Dahmen Barn home to ‘family’ of artists

HAYDYN WALLENDER, Evergreen reporter

Art can come in multiple forms: sculpting, watercolor painting, acrylic painting, scratchboards and beading. These mediums are only a few that are showcased at Artisans at the Dahmen Barn.

Located in Uniontown, Artisans at the Dahmen Barn are housed in exactly that: a barn. Julie Hartwig has been the manager for two years now, and absolutely loves her job, she said.

“I have a friend that would never walk into a gallery,” Hartwig said. “People are just more comfortable coming to view artwork in a barn.”

Hartwig began her journey at the Dahmen Barn 14 years ago, where she worked in the gift shop, she said. After the previous manager retired, Hartwig was encouraged to take the position by friends, she said.

Dahmen Barn was owned by the Dahmens, who ran a small dairy farm. The couple were artists themselves, and decided to donate the barn to the Uniontown Community Development Association in 2004. Reconstruction occurred shortly after, and the barn had a grand opening in October of 2006.

The barn’s second renovation in 2014 has enabled the space to have a total of three floors, complete with one main exhibition space and 13 different studios that artists share or work in individually. These spaces are rented by artists, so that people can come in and view their work, either during an exhibit, or while they are working on their pieces.

There are 22 artists that share the space of the Dahmen Barn. All of them are from the Northwest, and within a 20-mile radius of Uniontown.

Judy Fairley and Linda Shewey are specialized in pastel and scratchboard at the Dahmen Barn. Fairley also teaches these classes, which are available to the public, and art from both of the women can be found on the walls scattered throughout the barn.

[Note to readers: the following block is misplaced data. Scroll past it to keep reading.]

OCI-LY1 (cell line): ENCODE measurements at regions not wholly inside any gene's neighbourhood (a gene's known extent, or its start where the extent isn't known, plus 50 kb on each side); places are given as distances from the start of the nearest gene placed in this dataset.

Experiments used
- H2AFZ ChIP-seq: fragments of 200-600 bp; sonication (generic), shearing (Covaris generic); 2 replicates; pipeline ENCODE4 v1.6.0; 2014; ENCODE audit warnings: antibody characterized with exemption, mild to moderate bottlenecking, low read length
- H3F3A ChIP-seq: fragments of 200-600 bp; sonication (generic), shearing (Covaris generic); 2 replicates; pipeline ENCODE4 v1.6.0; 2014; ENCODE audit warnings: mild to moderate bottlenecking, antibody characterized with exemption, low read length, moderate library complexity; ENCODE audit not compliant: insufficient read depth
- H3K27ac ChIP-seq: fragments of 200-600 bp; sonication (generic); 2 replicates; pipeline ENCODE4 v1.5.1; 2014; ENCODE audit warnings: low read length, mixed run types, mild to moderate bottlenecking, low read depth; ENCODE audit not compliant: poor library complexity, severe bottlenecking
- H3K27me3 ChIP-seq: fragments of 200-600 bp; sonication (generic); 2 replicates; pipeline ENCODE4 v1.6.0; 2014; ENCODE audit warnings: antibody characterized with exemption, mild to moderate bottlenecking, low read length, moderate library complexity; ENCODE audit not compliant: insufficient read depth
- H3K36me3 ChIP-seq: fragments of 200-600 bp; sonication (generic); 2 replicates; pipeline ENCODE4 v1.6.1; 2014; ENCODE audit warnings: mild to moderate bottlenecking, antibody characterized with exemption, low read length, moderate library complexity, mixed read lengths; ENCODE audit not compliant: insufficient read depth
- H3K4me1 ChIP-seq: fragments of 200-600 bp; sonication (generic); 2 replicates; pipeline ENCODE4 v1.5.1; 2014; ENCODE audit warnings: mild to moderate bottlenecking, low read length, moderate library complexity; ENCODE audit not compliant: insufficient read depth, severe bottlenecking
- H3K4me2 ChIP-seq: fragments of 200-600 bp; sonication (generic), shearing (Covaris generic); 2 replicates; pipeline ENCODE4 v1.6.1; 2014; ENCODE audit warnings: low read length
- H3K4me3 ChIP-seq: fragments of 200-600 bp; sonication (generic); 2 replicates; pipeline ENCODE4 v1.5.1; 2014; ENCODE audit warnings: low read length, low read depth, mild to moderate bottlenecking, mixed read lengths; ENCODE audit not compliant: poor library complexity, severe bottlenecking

Katherine Clancy and Jennifer Holland specialize in watercolor and mixed media. Holland classifies her work as “mixed media dress forms,” which are on display in the barn as well.

Mary Lou Wayne specializes in sculpting polymer clay. Regardless of these differences in creating however, each woman feels the same way about one thing: everyone is supportive of everyone, and that was the consensus.

“We’re like a family,” Fairley said. “Anyone in the studio can walk up to anyone and they will help you. We’re not divas.”

Artisans at the Dahmen Barn hosts small and large-scale events open to the public. Two of the larger events include a summer concert series with musicians from all over the Palouse and the nation, Hartwig said. There is also a wood show in August, she said.

The barn also hosts multiple fundraisers and brings in an exhibiting artist each year, Hartwig said. For more local exhibits, Hartwig has a turn-around of one day of display, she said.

“If it’s somethin’ different, and I think I can sell it,” Hartwig said, “then I put it in.”

Because of health regulations and requirements for COVID-19, the barn is officially closed for the time being, Hartwig said.

More information about Artisans at the Dahmen Barn can be located on Facebook, or on their website, https://www.artisanbarn.org.